In the 1950s, Noam Chomsky’s linguistic theories fundamentally changed the ways in which humans looked at language development and use. Chomsky identified an innateness to language development that previous linguists had overlooked. These innate components, Chomsky said, affect how humans develop from preverbal babies into advanced language-using adults.
Language Development Starts at Birth
Chomsky proposed that all humans and some primates have innate predispositions to develop the ability to use language. He referred to this predisposition as a Language Acquisition Device, or LAD. According to Chomsky, then, the first stage of language development occurs immediately upon birth, when infants are preverbal, but possess an innate LAD that will set them up to developing a language.
Emerging Language Through Universal Grammar
Chomsky also suggested that a significant component of humans’ LAD was something he termed a Universal Grammar, or UG, a sort of innate framework of rules on which language develops. As toddlers, humans start to pick up on the language use of those around them, organizing it according to the rules of UG. For example young toddlers tend to quickly respond to questions with “yes” or “no,” regardless of what was asked. This feature of UG suggests questions be answered when they are asked.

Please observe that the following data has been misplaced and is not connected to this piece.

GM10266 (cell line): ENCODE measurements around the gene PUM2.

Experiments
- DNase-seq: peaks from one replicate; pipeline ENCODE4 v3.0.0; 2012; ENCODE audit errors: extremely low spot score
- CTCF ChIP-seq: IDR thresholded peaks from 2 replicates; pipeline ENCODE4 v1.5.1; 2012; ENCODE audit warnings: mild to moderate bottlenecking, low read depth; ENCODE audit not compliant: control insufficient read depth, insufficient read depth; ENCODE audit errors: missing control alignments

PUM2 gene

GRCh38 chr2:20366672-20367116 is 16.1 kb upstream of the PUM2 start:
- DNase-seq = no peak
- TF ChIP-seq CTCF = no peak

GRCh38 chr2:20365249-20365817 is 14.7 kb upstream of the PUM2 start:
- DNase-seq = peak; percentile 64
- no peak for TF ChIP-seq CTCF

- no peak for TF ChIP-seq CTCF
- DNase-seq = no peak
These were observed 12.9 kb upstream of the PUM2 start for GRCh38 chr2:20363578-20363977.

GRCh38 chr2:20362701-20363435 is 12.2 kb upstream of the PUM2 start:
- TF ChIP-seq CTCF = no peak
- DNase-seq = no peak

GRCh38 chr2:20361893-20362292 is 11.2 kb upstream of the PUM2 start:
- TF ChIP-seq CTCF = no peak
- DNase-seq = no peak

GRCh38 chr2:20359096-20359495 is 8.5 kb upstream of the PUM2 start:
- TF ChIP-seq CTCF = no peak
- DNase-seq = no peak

Developing Language Through Universal Grammar
The continued development of toddlers’ language use also occurs according to the rules of their innate UG. More specifically, toddlers seem to naturally let their most pressing desires guide their language use; when a parent holds up a bottle of milk, for example, toddlers might say “want.” Their UG guides their language use, suggesting that the thing they want is not the parent, the parent’s hand or the bottle, but rather the milk inside the bottle.
Advancing Language Through Generative Grammar
As humans grow older, Chomsky suggests, their language use advances according to both their UG and something he terms generative grammar. Unlike UG, generative grammar suggests a variability to language use that is context-driven, rather than innate and universal. For example, the question “The king is here?” means different things depending on which word the speaker emphasizes.
Samuel Hamilton has been writing since 2002. His work has appeared in “The Penn,” “The Antithesis,” “New Growth Arts Review" and “Deek” magazine. Hamilton holds a Master of Arts in English education from the University of Pittsburgh, and a Master of Arts in composition from the University of Florida.